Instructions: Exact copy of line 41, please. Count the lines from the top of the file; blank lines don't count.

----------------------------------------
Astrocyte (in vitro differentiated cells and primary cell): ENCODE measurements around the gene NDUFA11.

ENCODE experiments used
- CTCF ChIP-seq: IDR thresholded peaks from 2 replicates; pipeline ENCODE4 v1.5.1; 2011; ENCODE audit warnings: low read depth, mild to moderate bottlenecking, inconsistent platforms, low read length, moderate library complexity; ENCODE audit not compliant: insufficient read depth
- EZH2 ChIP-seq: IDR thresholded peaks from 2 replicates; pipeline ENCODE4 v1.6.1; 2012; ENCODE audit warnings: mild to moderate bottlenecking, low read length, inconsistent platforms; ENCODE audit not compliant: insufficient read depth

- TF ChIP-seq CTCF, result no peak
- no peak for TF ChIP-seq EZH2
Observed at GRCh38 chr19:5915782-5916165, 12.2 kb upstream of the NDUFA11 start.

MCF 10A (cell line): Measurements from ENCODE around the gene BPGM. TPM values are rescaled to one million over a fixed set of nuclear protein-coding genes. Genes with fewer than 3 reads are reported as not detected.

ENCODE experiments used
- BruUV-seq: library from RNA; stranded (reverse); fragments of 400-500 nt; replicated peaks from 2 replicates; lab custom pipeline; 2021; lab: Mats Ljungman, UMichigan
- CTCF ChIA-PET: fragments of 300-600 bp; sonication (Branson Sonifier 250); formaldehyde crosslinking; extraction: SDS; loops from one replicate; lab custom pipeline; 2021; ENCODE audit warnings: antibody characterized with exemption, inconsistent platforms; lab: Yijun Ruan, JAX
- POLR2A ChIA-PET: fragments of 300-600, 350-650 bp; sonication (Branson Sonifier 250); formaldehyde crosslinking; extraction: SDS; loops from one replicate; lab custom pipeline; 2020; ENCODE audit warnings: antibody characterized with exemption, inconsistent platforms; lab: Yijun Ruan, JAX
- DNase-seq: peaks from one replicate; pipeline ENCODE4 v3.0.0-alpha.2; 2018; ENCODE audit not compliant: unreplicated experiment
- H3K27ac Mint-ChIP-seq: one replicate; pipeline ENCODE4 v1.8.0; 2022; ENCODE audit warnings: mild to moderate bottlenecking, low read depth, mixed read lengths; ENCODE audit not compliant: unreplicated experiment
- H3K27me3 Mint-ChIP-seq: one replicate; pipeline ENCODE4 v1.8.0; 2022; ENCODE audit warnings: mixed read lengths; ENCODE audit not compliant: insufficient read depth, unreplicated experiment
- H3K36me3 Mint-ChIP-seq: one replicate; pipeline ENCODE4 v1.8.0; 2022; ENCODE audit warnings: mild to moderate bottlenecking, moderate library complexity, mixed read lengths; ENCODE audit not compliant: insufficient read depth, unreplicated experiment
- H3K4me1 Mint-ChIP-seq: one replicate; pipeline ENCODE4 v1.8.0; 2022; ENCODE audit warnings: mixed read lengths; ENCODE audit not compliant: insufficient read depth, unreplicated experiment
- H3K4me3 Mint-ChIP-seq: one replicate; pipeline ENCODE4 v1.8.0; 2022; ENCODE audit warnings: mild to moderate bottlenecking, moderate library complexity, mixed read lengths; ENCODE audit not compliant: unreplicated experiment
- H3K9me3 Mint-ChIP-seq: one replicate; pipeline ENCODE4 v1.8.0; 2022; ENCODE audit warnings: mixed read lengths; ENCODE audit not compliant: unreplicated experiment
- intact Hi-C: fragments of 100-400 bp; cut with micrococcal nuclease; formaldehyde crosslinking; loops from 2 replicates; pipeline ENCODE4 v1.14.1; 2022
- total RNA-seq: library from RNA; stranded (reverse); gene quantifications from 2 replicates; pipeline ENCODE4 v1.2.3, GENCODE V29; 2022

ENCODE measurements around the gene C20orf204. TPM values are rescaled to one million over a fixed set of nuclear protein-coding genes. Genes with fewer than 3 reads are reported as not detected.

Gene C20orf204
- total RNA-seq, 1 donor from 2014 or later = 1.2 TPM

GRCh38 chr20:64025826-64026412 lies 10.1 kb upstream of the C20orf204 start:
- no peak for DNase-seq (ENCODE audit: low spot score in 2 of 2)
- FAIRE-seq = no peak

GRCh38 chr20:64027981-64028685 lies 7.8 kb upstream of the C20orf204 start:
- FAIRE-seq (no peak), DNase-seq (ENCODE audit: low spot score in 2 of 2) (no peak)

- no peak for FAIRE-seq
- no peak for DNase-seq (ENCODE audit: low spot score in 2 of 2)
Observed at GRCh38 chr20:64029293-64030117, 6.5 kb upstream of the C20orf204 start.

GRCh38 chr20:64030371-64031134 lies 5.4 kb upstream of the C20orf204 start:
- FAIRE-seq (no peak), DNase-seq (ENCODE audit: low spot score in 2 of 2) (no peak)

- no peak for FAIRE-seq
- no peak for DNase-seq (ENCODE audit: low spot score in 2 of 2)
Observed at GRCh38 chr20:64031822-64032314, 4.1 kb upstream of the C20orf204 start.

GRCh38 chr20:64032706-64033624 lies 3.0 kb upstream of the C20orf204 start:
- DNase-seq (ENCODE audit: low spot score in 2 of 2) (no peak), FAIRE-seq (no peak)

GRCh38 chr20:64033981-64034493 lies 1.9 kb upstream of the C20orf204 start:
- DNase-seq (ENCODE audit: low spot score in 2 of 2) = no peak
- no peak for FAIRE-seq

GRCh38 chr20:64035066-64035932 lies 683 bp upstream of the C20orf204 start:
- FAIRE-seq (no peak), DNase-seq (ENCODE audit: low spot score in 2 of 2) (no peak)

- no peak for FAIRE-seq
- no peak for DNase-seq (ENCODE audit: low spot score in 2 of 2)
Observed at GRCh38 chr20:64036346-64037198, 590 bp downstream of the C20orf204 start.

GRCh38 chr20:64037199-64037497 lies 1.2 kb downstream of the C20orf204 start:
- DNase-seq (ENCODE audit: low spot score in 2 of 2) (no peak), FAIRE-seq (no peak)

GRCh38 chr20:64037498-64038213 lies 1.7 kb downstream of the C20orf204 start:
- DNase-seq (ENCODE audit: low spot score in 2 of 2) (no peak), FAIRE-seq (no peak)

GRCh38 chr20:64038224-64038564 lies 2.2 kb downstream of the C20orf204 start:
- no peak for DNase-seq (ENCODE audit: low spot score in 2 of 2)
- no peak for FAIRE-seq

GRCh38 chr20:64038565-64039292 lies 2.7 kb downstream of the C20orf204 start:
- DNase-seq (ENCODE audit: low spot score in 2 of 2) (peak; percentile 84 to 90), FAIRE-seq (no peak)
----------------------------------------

- DNase-seq (ENCODE audit: low spot score in 2 of 2) = no peak